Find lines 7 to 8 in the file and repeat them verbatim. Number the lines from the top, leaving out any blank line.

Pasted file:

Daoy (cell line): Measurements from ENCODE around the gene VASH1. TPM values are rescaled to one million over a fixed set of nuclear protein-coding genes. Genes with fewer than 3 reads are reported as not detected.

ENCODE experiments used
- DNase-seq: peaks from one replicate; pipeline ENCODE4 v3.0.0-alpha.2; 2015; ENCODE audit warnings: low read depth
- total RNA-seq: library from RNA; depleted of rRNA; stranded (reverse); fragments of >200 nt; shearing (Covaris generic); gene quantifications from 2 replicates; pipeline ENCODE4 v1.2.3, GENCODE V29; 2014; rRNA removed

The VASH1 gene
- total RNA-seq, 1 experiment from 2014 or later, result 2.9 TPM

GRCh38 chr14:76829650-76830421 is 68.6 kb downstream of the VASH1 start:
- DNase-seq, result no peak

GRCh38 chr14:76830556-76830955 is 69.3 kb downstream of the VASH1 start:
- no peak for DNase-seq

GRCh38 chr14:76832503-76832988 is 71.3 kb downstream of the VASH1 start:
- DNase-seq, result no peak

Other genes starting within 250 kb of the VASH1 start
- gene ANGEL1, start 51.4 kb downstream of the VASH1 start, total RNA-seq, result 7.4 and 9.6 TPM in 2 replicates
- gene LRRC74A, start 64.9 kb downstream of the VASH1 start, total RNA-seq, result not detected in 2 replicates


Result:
GRCh38 chr14:76829650-76830421 is 68.6 kb downstream of the VASH1 start:
- DNase-seq, result no peak